The best writers make it seem so easy, so effortless it seems that the least of us could do what they do.
And we know that’s not the case.
I bring this up now because I just started reading John D. MacDonald’s “A Purple Place for Dying,” which was published in 1964. I probably read a couple of MacDonald’s other Travis McGee novels back in the 1980s but don’t recall titles or stories.
Like any master writer MacDonald’s stories, characters and descriptions all flow smoothly from sentence to sentence, the story unfolding in a graceful arc.
Here’s part of a description of the moment after a character was killed by a rifle shot: “She lay without a twitch, without sound, totally soft and flattened. I heard then the distant ringing bark of a heavy rifle, a ka-rang, echoing in the still rock hills of the windless day.”
How much did MacDonald re-work and re-cast that sentence? Or did it flow effortlessly the first time he banged it out on his typewriter half a century ago?
As I read that passage last night it struck me how easy MacDonald made creating his story seem.
Legendary sports columnist Red Smith said long ago, “There’s nothing to writing. All you do is sit down at a typewriter and open a vein.”
Did MacDonald open veins every time he wrote?
The great writers, like the great athletes, make it look easy.
Flip on a Major League Baseball game for a minute or two and look at the pitchers and the hitters. It doesn’t seem difficult to hit that speeding little round ball with a round bat.
Try it. I have. I stood in a batter’s box once many years ago against an active big-league pitcher, Eddie Guardado, who, of course, struck me out. I batted a few times in amateur games against ex-pros. I didn’t do well.
The speed and movement of their pitches makes it seem beyond human capability to be hit let alone hit hard, far and often Yet, there are players who can turn around 96 mph fastballs and send the pitches out faster then they arrived.
And there are writers who make their craft look easy.
In Elmore Leonard’s famous 10 rules for writing No. 10 is this one: “Try to leave out the part that readers tend to skip.”
The best writers make it seem so easy that you don’t realize you’re reading something created by another human being. The best writing seems as if it sprang from the Earth in some immaculate birth.
Pete Hamill’s 1994 memoir, “A Drinking Life,” is an example of that effortless story telling. I have it in a bookcase at home and just picked it up. When I flipped it open I found it was a Christmas gift from my mom in 1996.
I scanned through the pages and found this passage: “Drinking was part of being a man. Drinking was an integral part of sexuality, easing entrance to its dark and mysterious treasure chambers. Drinking was the sacramental binder of friendships. Drinking was the reward for work, the fuel of celebration, the consolation for death or defeat. …”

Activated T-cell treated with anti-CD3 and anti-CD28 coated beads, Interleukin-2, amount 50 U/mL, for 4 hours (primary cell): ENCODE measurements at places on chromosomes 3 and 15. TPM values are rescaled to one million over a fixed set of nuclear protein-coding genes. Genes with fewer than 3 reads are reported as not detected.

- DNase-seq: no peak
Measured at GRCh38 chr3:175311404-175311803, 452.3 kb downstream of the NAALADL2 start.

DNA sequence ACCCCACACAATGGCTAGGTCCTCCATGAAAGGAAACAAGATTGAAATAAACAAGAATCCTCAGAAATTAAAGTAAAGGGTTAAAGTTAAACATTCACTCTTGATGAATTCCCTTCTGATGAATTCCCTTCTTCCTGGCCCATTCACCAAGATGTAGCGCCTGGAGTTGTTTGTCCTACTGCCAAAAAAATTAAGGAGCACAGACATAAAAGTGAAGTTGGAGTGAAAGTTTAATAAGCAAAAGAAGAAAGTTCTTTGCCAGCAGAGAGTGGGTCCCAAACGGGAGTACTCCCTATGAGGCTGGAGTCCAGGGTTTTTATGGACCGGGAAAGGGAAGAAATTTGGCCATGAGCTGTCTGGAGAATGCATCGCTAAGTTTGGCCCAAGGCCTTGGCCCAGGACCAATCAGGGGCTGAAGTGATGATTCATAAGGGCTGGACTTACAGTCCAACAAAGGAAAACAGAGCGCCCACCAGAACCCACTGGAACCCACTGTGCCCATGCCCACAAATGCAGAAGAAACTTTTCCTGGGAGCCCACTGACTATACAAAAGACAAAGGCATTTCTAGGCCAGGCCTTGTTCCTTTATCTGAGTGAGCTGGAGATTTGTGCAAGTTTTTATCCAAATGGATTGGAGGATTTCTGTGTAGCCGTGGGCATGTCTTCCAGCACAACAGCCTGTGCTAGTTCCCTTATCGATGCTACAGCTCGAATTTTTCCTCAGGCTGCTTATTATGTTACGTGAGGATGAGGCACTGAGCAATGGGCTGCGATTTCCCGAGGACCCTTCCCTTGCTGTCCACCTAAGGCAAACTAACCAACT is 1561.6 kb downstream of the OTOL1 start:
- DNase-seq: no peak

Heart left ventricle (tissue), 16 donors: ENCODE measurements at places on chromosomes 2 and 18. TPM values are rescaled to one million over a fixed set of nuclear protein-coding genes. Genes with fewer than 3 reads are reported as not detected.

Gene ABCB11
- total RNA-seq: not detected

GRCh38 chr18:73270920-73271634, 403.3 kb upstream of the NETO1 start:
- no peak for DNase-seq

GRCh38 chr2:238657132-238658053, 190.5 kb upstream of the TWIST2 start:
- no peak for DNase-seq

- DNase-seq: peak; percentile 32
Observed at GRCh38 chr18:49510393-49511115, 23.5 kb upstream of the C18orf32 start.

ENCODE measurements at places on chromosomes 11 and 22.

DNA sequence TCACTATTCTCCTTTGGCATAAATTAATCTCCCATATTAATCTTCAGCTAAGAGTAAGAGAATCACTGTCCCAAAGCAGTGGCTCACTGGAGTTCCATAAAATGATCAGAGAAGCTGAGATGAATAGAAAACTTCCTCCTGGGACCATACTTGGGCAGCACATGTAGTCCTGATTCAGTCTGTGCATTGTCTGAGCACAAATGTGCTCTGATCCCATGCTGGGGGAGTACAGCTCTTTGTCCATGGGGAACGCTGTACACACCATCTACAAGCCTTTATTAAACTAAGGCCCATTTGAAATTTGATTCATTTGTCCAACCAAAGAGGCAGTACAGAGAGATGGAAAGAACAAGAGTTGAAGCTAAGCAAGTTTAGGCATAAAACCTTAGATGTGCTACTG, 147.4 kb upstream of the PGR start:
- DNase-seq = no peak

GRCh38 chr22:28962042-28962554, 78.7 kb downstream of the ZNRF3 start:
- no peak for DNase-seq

I recall years ago some colleagues of mine from The Fort Myers News-Press went to a seminar to hear Rick Bragg speak. I thought that was commendable and that they could learn something from Bragg, probably best known for the memoirs “All Over but the Shoutin’ and “Ava’s Man.”
I remember thinking I should have also attended the seminar. Hell, I sure could learn something from Bragg.
It wouldn’t, though, have been a transformative moment for me or likely anybody else in attendance. To be able to write as well as Pete Hamill or Rick Bragg or Elmore Leonard takes more than grit, perseverance and education. At some level, writing really well requires something God-given, some magical facility with words and pacing and insight and other things.
Here’s this passage from the prologue of “All Over but the Shoutin’:”
“This is not an important book. It is only the story of a strong woman, a tortured man and three sons who lived hemmed in by thin cotton and ragged history in northeastern Alabama, in a time when blacks and whites found reason to hate each other and a whole lot of people could not stand themselves. Anyone could tell it, anyone with a daddy who let his finer nature slip away from him during an icebound war in Korea, who allowed the devil inside him to come grinnin’ out every time a sip of whiskey trickled in, who finally just abandoned his young wife and sons to the pity of their kin and to well-meaning neighbors who came bearing boxes of throwaway clothes.”
I have another baseball analogy, this one from about the time “A Purple Place for Dying” was published.
I was a centerfielder on kid’s baseball teams in St. Petersburg. One sun-smacked day genuine big-league baseball players held a clinic at Al Lang Field. I was probably 12 or so when I joined a gaggle of kids sitting on the green, green grass of centerfield as big-league outfielder Bill Virdon talked to us.
I recall he was pleasant and didn’t talk down to us and gave us would-be big-leaguers advice on playing centerfield. His tips no doubt helped me but they didn’t turn me into Bill Virdon, let alone Mickey Mantle or Willie Mays.
Becoming the equal of John D. MacDonald or Elmore Leonard or Rick Bragg or Pete Hamill isn’t happening.
That’s fine. I never became Bill Virdon, either.